During signaling by the Notch receptor, Notch's intracellular domain is cleaved, moves to the nucleus and associates with a DNA-binding protein of the CSL class (CSL for CBF1, Suppressor of Hairless (Su(H)), LAG-1); as a result, target genes are transcriptionally activated (reviewed in [1,2]). In Caenorhabditis elegans, a glutamine-rich protein called LAG-3 forms a ternary complex with the Notch intracellular domain and LAG-1 and appears to serve as a transcriptional activator that is critical for signaling . Although database searches failed to identify a LAG-3-related protein, we surmised that Notch signaling in other organisms might involve an analogous activity.
ACS Chem Biol,
Entomopathogenic nematodes survive in the soil as stress-resistant infective juveniles that seek out and infect insect hosts. Upon sensing internal host cues, the infective juveniles regurgitate bacterial pathogens from their gut that ultimately kill the host. Inside the host, the nematode develops into a reproductive adult and multiplies until unknown cues trigger the accumulation of infective juveniles. Here, we show that the entomopathogenic nematode Heterorhabditis bacteriophora uses a small-molecule pheromone to control infective juvenile development. The pheromone is structurally related to the dauer pheromone ascarosides that the free-living nematode Caenorhabditis elegans uses to control its development. However, none of the C. elegans ascarosides are effective in H. bacteriophora, suggesting that there is a high degree of species specificity. Our report is the first to show that ascarosides are important regulators of development in a parasitic nematode species. An understanding of chemical signaling in parasitic nematodes may enable the development of chemical tools to control these species.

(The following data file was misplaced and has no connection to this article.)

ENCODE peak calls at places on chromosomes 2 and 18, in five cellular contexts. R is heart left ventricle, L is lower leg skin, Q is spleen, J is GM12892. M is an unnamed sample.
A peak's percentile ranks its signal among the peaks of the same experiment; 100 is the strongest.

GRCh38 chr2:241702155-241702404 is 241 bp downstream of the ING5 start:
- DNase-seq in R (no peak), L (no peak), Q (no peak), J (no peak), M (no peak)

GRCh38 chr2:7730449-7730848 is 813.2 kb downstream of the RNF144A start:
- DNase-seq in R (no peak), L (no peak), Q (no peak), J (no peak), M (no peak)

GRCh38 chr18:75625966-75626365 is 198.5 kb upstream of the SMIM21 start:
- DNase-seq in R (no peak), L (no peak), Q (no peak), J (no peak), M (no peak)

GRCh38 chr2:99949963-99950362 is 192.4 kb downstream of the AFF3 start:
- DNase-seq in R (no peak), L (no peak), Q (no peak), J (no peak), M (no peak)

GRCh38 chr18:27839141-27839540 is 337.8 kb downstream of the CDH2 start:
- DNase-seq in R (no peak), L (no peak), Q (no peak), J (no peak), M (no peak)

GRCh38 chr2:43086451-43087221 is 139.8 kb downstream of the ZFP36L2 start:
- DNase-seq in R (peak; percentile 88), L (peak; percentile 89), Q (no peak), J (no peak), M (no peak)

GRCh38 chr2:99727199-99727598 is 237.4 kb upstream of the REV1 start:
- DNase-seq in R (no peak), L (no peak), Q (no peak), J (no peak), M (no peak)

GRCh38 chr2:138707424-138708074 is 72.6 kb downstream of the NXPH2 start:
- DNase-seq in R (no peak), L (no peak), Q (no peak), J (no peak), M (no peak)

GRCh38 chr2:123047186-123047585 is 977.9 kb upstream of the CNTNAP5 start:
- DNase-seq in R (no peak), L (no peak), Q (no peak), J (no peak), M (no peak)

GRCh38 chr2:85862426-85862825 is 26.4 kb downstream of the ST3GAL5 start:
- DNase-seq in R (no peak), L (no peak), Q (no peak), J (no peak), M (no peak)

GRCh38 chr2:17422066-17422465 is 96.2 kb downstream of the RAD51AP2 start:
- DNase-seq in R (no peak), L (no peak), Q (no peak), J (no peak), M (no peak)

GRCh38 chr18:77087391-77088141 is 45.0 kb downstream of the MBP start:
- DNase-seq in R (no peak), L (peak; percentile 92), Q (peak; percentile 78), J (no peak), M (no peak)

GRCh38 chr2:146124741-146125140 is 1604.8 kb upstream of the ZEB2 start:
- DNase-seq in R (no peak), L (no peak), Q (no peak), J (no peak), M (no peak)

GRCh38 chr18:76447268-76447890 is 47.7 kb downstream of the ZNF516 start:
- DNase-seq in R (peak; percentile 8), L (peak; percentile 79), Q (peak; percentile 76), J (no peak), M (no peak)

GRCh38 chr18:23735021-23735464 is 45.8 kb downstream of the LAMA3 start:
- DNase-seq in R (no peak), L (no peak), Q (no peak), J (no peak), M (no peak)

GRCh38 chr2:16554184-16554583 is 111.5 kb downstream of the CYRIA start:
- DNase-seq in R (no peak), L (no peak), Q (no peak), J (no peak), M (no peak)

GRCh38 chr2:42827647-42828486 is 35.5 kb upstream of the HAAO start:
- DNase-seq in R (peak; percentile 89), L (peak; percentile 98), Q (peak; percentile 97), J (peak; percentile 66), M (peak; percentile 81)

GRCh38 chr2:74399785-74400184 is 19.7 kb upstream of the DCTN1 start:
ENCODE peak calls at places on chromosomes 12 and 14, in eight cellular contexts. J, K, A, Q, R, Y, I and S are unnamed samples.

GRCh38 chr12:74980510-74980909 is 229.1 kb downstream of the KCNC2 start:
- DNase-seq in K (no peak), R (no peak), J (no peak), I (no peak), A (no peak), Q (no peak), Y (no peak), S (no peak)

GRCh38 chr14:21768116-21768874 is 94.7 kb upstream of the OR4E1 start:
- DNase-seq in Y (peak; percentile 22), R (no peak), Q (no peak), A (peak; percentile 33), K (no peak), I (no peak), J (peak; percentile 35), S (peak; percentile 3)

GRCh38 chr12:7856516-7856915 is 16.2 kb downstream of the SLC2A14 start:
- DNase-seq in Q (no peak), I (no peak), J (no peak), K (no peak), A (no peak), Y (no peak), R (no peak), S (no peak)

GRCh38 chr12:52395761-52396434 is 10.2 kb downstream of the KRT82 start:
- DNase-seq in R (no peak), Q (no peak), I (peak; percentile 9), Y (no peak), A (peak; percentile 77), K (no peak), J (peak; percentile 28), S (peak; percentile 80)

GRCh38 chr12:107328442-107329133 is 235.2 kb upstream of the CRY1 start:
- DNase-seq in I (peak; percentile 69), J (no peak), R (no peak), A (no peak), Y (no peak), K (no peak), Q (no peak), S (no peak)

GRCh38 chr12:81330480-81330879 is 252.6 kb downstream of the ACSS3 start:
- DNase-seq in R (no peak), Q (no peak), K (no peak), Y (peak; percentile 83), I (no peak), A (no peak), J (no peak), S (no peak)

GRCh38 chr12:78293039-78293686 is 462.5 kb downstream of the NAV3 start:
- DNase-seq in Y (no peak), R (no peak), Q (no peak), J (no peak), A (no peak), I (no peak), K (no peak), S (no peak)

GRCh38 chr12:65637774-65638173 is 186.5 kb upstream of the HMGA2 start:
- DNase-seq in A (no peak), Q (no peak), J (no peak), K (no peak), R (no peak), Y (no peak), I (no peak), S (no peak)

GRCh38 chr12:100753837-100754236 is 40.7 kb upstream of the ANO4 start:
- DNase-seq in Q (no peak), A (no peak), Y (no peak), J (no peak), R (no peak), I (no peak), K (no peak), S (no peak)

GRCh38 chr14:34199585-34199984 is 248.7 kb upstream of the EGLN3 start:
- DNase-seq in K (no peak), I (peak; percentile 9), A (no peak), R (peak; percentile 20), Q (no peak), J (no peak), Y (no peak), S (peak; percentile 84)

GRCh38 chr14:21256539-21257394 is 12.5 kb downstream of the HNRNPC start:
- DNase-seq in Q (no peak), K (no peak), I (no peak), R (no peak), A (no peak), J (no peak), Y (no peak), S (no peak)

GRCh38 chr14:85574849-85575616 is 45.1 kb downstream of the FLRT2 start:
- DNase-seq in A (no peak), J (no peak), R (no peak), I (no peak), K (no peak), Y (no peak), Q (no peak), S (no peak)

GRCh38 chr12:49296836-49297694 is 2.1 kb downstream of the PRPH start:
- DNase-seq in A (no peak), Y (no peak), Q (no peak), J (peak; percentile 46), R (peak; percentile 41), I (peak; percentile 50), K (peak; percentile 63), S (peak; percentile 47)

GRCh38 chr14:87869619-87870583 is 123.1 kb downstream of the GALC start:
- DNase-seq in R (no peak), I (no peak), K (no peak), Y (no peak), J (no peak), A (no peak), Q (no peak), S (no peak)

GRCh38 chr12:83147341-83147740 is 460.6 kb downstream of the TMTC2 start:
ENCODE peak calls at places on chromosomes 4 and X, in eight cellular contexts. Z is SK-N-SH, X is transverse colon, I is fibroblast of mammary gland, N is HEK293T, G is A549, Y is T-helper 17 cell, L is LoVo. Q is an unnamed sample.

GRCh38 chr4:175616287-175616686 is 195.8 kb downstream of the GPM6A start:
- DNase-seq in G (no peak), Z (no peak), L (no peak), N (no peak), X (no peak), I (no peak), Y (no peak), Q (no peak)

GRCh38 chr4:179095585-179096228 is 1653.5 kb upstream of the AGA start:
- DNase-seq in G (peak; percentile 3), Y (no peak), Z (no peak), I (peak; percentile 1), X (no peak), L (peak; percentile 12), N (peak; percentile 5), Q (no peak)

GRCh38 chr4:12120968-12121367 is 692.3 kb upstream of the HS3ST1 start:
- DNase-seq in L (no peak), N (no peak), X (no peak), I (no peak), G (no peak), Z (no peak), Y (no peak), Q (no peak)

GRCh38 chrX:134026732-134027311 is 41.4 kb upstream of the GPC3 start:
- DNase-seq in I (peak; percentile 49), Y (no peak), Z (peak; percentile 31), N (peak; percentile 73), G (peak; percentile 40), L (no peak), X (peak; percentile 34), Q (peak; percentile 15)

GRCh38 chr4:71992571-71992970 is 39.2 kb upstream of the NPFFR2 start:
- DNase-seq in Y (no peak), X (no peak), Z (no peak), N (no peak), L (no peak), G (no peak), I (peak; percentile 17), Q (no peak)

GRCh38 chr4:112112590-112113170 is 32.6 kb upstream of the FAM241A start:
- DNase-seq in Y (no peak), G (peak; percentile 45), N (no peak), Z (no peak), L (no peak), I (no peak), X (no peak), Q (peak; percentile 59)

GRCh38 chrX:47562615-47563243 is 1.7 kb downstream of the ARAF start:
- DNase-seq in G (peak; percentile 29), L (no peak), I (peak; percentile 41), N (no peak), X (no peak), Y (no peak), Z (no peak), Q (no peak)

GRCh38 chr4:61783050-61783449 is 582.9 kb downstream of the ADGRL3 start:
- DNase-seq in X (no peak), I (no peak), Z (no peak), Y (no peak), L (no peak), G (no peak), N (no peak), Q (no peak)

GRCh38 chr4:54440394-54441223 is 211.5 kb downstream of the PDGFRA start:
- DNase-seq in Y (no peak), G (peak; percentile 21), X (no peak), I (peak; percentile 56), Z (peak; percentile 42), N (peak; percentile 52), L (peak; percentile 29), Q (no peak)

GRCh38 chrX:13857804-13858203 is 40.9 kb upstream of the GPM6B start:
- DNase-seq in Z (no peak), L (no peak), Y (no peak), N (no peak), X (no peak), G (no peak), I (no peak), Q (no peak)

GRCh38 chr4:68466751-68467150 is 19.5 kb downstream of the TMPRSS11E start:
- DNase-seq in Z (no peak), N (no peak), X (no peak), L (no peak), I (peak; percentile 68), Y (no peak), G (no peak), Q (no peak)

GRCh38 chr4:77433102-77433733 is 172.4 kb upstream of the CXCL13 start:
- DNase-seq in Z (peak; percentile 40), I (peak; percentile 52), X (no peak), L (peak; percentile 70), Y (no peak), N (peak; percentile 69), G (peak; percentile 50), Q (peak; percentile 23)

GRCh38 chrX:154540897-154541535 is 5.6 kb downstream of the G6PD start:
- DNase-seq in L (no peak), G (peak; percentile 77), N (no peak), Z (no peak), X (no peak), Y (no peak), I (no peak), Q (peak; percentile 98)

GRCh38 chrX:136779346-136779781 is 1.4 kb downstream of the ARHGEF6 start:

Many developmental processes are inherently robust due to network organization of the participating factors and functional redundancy. The heterogeneity of the factors involved and their connectivity puts these processes at risk of abrupt system collapse under stress. The polarization of the one-cell C. elegans embryo constitutes such an inherently robust process with functional redundancy. However, how polarization is affected by acute stress has not been thoroughly investigated. Here, we report that heat shock (34C, 1 h) triggers a highly reproducible loss of the anterior and collapse of the posterior polarity domains. Temperature-dependent loss of cortical non-muscle myosin II drastically reduces cortical tension and leads to internalization of large plasma membrane domains including the membrane-associated polarity factor PAR-2. After internalization, plasma membrane vesicles and associated factors cluster around centrosomes and are thereby withdrawn from the polarization process. Transient formation of the posterior polarity domain suggests that microtubule-induced self-organization of this domain is not compromised after heat shock. Hence, our data uncover that the polarization system undergoes a temperature-dependent collapse under acute stress. This article is protected by copyright. All rights reserved.